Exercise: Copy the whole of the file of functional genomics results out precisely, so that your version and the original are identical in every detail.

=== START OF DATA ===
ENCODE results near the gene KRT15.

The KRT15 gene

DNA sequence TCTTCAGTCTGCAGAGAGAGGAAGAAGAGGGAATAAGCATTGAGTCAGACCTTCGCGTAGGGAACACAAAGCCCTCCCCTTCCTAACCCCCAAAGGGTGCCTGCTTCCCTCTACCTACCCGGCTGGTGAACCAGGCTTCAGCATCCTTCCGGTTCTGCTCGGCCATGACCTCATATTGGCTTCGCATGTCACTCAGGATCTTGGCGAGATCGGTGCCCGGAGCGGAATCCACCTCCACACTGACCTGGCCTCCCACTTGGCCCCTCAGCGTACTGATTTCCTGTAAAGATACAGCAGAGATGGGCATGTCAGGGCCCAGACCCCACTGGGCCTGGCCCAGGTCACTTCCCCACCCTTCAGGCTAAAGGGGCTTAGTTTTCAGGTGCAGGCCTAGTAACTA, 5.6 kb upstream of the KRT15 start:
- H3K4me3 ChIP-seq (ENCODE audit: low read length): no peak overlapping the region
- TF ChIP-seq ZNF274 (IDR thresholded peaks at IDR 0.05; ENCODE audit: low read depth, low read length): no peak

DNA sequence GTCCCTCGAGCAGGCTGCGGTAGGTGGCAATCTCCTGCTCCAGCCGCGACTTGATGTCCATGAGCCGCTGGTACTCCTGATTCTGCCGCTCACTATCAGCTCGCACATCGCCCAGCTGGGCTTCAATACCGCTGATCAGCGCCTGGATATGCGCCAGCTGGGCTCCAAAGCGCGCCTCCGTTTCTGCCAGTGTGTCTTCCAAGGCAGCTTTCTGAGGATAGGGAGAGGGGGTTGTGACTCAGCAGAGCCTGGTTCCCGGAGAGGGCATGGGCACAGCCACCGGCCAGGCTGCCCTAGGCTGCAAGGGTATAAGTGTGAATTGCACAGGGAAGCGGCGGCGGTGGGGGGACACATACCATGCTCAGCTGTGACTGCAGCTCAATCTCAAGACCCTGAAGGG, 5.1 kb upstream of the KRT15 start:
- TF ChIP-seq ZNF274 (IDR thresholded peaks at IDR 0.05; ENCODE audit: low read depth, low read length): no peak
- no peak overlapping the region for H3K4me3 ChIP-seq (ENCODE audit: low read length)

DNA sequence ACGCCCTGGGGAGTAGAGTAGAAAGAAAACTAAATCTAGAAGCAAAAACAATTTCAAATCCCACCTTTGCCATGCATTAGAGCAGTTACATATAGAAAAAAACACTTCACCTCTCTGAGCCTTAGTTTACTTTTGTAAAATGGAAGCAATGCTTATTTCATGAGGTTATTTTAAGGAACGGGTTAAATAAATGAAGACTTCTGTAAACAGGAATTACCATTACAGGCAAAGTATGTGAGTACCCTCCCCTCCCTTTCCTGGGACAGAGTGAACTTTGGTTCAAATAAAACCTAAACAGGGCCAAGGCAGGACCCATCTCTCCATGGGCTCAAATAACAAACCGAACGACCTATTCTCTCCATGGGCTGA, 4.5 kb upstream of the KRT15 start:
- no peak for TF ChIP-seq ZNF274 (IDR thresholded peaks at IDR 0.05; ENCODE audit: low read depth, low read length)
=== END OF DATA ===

ENCODE results near the gene KRT15.

The KRT15 gene

DNA sequence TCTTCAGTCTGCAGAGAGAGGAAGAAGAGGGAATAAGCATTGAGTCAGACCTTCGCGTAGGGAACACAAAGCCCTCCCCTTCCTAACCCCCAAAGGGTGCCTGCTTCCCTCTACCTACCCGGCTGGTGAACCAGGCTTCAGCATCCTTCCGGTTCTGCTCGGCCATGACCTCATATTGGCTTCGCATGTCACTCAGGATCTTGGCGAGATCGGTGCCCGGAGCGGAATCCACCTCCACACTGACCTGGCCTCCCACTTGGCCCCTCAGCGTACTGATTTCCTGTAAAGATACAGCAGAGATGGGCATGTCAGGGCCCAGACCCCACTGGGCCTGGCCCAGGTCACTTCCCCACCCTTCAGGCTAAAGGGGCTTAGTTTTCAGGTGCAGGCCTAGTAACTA, 5.6 kb upstream of the KRT15 start:
- H3K4me3 ChIP-seq (ENCODE audit: low read length): no peak overlapping the region
- TF ChIP-seq ZNF274 (IDR thresholded peaks at IDR 0.05; ENCODE audit: low read depth, low read length): no peak

DNA sequence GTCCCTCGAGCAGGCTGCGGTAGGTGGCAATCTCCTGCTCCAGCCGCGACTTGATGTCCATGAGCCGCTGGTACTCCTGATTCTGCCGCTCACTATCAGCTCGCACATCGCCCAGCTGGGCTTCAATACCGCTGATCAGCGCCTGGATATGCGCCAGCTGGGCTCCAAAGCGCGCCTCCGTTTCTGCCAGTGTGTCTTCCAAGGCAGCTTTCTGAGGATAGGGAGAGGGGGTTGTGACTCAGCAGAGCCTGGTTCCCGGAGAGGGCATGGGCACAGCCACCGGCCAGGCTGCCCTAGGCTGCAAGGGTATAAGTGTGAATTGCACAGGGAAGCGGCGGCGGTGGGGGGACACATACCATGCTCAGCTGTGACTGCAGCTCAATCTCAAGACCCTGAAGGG, 5.1 kb upstream of the KRT15 start:
- TF ChIP-seq ZNF274 (IDR thresholded peaks at IDR 0.05; ENCODE audit: low read depth, low read length): no peak
- no peak overlapping the region for H3K4me3 ChIP-seq (ENCODE audit: low read length)

DNA sequence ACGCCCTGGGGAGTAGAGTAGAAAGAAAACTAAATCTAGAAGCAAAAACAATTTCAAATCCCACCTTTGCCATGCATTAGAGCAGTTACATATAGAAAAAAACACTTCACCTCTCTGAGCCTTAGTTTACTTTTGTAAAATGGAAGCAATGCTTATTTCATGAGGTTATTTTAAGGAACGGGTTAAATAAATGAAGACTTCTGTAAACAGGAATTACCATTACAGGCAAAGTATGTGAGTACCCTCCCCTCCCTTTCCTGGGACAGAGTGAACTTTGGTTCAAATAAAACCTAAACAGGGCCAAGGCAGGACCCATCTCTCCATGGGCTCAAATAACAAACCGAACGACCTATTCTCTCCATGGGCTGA, 4.5 kb upstream of the KRT15 start:
- no peak for TF ChIP-seq ZNF274 (IDR thresholded peaks at IDR 0.05; ENCODE audit: low read depth, low read length)